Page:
The most famous of the later bishops was Conrad Rogge (1479-1501), a doctor of Perugia and a learned humanist. He built the present cathedral choir about 1481, and founded a charterhouse at Svartsjo about 1493 and a hospital for aged and infirm priests at Strengnäs in 1496. In 1495 he had the Breviary of Strengnäs printed at Stockholm in a revised edition. His successor, Matthias Gregerson Lilje, was the protector of "the Swedish Luther", Olaus Petri Phase (b. at Örebro, 1493), who, having studied as a disciple of Luther and Melancthon at Wittenberg (1516-18), returned to Strengnäs in 1519. The bishop made him chancellor of the diocese and master of the cathedral school, and in 1520 he was ordained deacon and became canon of Strengnäs. There he taught Lutheranism, with which heresy Bishop Gregerson was entirely unacquainted. On 8 Nov., 1520, that unfortunate prelate was beheaded during the massacre at Stockholm. King Christian II gave the bishopric to Jens Andersen Beldenak, Bishop of Odense, who, however, returned to Denmark in April, 1521. During the vacancy the diocese was governed by Laurentius Andreae who had become archdeacon of Strengnäs in 1520. He greatly favoured Olaus Petri, and as chancellor of King Gustavus Vasa (1523) he promoted the interests of Protestantism. The last Catholic Bishop of Strengnäs, if he can be called so, was Magnus Sommar (1528-36), dean of Strengnäs in 1518, nominated bishop by Gustavus Vasa in 1522, and consecrated without papal confirmation by Petrus Magni, Bishop of Westeraas, 6 Jan., 1528. Messenius states that the bishops elect signed a document in which they promised to go to Rome to seek papal confirmation, and thus persuaded Petrus Magni to proceed to the consecration. Magnus Sommar was very submissive towards the king, but his concessions did not save him. For a slight offense he was deposed and imprisoned, and only released in order that he might retire to the monastery of Krokek.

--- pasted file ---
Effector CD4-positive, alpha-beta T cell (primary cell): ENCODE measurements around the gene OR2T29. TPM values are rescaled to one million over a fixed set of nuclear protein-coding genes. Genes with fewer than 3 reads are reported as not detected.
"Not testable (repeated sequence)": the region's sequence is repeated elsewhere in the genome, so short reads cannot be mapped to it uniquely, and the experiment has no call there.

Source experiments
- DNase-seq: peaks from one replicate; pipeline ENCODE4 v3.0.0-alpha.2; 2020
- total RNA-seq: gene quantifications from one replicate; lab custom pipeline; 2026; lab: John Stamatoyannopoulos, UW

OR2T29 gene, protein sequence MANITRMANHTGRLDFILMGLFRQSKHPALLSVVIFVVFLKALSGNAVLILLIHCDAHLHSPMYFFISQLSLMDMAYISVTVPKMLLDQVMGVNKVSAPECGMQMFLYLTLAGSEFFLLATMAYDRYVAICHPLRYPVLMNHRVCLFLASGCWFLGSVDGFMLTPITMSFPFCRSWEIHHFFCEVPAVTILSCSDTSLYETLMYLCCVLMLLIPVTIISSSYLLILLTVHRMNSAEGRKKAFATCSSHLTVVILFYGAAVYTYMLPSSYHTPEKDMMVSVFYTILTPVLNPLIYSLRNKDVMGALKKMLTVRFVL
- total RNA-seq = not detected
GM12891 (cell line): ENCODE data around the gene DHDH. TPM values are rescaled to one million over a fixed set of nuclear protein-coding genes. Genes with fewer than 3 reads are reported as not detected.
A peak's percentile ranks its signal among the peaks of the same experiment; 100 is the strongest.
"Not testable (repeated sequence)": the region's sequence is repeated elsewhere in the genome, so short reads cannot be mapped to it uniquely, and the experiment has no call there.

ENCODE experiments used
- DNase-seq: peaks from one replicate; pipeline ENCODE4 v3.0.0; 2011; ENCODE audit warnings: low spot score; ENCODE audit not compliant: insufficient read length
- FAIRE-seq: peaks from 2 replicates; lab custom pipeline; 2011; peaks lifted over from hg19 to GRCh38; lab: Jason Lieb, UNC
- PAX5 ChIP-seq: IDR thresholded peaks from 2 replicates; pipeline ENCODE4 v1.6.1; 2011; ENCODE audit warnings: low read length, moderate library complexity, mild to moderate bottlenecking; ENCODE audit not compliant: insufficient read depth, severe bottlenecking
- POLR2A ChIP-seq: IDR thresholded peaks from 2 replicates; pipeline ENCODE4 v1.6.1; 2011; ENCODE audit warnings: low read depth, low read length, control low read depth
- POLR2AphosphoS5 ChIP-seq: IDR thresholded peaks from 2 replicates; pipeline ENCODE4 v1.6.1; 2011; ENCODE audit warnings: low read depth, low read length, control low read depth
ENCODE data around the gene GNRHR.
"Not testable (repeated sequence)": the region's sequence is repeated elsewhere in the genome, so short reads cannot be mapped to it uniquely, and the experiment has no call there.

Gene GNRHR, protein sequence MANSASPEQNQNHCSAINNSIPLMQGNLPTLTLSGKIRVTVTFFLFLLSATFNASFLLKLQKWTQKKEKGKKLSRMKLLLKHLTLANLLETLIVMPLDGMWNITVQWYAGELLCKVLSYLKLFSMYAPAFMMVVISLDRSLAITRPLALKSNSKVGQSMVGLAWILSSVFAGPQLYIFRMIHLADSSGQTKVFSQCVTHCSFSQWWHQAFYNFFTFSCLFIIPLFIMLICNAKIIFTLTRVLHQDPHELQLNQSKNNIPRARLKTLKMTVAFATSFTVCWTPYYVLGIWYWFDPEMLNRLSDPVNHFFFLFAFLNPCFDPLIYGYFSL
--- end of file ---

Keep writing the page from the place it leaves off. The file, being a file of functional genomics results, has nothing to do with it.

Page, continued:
The cathedral of Strengnäs with its numerous chapels, one of which now contains a fine museum of ecclesiastical art, the bishop's palace, built about 1490, now the cathedral school, the fine Church of St. Nicholas at the interesting old town of Orebro, and numerous ancient village churches bear witness to the piety of the inhabitants in Catholic times. Three provincial synods were held at Telge in the Diocese of Strengnäs in 1279, 1341, and 1380. The first two issued statutes on matters concerning the discipline of the clergy, while the synod of 1380 threatened with divers penalties those who molested the tenants of church lands. The "Sondermannalagen", a code of laws published early in the fourteenth century for the people of Sodermanland, contains a number of ecclesiastical laws. Among other institutions, there was in the diocese the chapter of the cathedral, funded about 1288, which counted thirteen members at the end of the fifteenth century, besides which there were a least eighteen chaplains, who served the eighteen altars. To the institutions mentioned throughout the article must be added the charterhouse of Mariefred (1491-1526), and the Carmelite priory of Orebro founded in 1418.
PERTZ, Monumenta germaniae historica; Script., II (Hanover, 1829); Vita S. Anskarii, cc. x, xi, xxv, xxvii, pp. 697, 710-12; JORGENSEN, Den nordiske Kirkes Grundlaeggelse (2 vols., Coppenhagen, 1874-78); Scriptores rerum srecacarum, II (Upsala, 1828), 377-404; III (1876), 250-52; INDEBETOU, Sodermanlands Minnen, I (Stockholm, 1877); AMIKNSON AND WAHLFISK, Sodermanlands aldre Kulturhistoria (2 vols., Strengnäs, 1884-95); HOFBERG, Nerikes Gamla Minnen (Orebro, 1868); Diplomatium svecanum; MARTIN, Gustave Vasa et la Reforme en Suede (Paris, 1906); REUTERDAHL, Statuta synodalia veteris ecclesiae sveogothicae (Lund, 1841); SCHIYTER, Sweriges Gamla Lagar, IV; Sodermanna-Lagen (Lund, 1838); HALL, Bidrag till Kannedomen om Cistercienscrorden (Gefle, 1899); LUNDQVIST, De svenska Domkapitlen (Stockholm, 1897); AHLENIUS, Sverige, IV (Stockholm, 1909); Acta SS., June, II (Antwerp, 1688), 598-600; July, VI (1729), 633-38.